Friday, September 09, 2005

Through a Howling Wilderness Preview

The excerpt of my rival Thomas A. Desjardin's book on the Arnold expedition is up at. St. Martin's

One of the patriots who lived along this route, a shipbuilder named Reuben Colburn, who was a member of the Committee of Safety up in the Province of Maine, happened to be in Cambridge in mid-August and met with General Washington. Having lived for more than a decade along the Kennebec, Colburn was in a position to provide highly useful intelligence about the region and its native inhabitants, some of whom he had introduced to Washington. Washington, who had decided that sending an additional force through Maine to act in concert with Schuyler was at least something to consider seriously, gave Colburn money to saw planks “for the purposes of building bateaus for the use of the Continental Army” and sent him to meet with Benedict Arnold.27

Colburn then traveled to Watertown, where he received more detailed instructions from Arnold, who now held a commission as colonel in the Continental Army. There Arnold instructed Colburn to find out how long it would take to build two hundred bateaux “capable of carrying six or seven men each, with their provisions and baggage (say 100wt. To each man) the boats to be furnished with four oars, two paddles, and two setting poles each.” Thorough as he was, Arnold wanted Colburn to be sure he could obtain enough nails for the building, and discover the amount of fresh beef he could purchase on the Kennebec. He asked that Colburn scout any British vessels in Newburyport on his way back to Maine, and then any that might be on or near the Kennebec. He wanted to know the length and number of portages on the route to Quebec, how deep the water was at this season, and any other intelligence that Colburn could gather.28

Returning to Maine at the end of August, Colburn sought the knowledge of Samuel Goodwin of the Kennebec region, who had been “traveling, surveying, and settling this part, ever since the year 1750.”29 With three weeks to prepare them, Goodwin supplied Arnold with a chart of the Maine coastline, including the passages into the Kennebec River, as well as a map and journal describing the route up the Kennebec and Dead Rivers to “Ammeguntick Pond” (Lake Megantic), including the falls and carrying places. He also dispatched a scouting party of local patriots and a native guide to travel this route up the Kennebec River to its western branch, called by the natives the “Dead River” because of its slow current, and then on to the lake that made up the headwaters of the Chaudière River. Once he had made preparations back home, Colburn returned to Cambridge one last time. After reporting the latest news to the general, Washington had made the decision to go ahead with the expedition. He sent Colburn back to Maine with orders to engage a company of twenty men to build bateaux for the trek and “to assist in such service as you and they may be called upon to execute.” In addition, he needed Colburn to acquire “five hundred Bushells of Indian Corn all the pork and flour you can from the inhabitants . . . sixty barrells of salted beef of 220lbs each Barrell. You are to receive Forty Shillings lawful money for each Batteaux, with the Oars, Paddles, and Setting Poles included. . . .”30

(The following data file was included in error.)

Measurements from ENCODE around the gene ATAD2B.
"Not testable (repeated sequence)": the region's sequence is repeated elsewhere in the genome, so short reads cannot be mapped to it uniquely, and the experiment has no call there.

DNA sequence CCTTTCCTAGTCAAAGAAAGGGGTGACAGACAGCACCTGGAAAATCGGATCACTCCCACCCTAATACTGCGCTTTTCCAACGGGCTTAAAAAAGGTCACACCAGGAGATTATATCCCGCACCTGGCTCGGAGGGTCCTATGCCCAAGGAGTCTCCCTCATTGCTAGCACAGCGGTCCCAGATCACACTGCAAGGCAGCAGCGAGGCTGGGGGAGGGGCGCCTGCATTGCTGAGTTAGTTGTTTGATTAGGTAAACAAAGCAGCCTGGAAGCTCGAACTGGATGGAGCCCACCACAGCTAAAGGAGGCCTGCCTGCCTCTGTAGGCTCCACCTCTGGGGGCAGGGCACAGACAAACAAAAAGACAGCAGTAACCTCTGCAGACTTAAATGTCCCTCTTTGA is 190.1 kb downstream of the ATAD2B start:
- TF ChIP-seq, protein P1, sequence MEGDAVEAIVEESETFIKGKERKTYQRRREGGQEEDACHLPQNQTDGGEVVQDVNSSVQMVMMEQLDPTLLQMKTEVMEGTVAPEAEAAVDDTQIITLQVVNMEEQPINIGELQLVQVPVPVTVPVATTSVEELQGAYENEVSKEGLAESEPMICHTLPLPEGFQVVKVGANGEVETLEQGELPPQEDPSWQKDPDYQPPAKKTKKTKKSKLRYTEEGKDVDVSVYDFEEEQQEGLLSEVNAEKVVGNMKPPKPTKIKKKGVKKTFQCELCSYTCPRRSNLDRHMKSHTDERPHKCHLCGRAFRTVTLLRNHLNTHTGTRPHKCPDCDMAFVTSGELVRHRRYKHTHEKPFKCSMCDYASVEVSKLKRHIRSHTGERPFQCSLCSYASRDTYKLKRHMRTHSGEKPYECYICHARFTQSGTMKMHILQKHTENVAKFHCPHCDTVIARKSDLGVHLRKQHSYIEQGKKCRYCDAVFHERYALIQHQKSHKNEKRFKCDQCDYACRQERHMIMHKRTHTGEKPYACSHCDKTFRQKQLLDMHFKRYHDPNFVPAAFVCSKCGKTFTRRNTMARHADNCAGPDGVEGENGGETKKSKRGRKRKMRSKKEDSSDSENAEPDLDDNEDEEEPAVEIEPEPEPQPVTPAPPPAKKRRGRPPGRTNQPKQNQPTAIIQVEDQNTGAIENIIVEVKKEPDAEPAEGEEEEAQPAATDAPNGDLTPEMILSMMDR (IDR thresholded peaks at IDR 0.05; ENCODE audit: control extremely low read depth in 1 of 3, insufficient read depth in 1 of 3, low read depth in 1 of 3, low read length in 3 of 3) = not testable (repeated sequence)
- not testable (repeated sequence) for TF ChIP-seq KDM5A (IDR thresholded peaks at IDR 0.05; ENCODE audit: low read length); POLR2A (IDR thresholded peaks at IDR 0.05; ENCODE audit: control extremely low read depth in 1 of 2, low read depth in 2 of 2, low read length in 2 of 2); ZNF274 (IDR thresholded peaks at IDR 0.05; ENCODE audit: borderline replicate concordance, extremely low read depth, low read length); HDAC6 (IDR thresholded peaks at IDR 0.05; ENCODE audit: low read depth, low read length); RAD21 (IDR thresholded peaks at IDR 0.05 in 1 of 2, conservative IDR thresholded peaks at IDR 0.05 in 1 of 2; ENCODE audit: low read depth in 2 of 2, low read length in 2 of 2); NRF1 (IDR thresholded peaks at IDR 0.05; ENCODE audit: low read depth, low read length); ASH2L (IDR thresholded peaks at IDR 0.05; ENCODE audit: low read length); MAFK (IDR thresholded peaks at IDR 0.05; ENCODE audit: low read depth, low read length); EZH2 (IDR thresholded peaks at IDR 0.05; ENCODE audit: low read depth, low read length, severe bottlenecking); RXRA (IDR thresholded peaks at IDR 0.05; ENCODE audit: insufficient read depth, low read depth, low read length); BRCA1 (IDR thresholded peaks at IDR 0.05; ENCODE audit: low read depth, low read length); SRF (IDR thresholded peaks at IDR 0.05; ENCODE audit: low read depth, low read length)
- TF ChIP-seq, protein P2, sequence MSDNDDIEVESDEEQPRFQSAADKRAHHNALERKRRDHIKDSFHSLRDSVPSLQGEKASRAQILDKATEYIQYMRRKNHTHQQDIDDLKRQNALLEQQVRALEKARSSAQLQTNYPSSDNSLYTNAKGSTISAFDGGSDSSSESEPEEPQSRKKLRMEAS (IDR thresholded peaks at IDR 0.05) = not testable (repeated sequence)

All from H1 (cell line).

The intro of Simon Fobes' homecoming is a good David McCullough technique well-executed. I have one too with a different character. The "Fourteenth Colony" is straight from Justin Smith who has a book by that title. This title "Howling" is from Shakespeare, and titles aren't protectable legally anyway.

I can't look at the endnotes but I recognize the sources from the George Washington papers and the two letters written to my Great...x7... Grandfather Reuben Colburn that I have original copies of. What I see is a nice generic overview of the lead up to the expedition, but just a quick skimming of the Colburn role where mine is much more in depth and focused on the intricacies of Colburn's mission.

The money Colburn recieved was 26 pounds. That's all he recieved in his life and for several generations beyond. I've requested a review galley from the publisher and the rest will come from that if I get it. More to come.


Blogger Peter L. Winkler said...

You should approach the editors of metropolitan newspapers' book review sections to review the book.

Point out that:

1. You are a descendant of the subject.

2. You are a scholar/expert on the subject's life and have written your own biography.

1 & 2 make you ideally suited to review this book.

3. The usual author's biography.

6:26 PM  
Blogger Mark said...

Good idea Peter. I have an infringment suit pending against him, but don't expect to find much that is actionable in his book. He did have access to mine at his job and stole the idea and opportunity, which is not a protectable concept.

I'm requesting a galley by mail tommorrow. We'll see if I get it or if I can sell the review freelance. I'm still struggling trying to get an entry-level reporting gig. They tend to be clueless in management. Thanks for the idea for the next step in this process.

6:31 PM  

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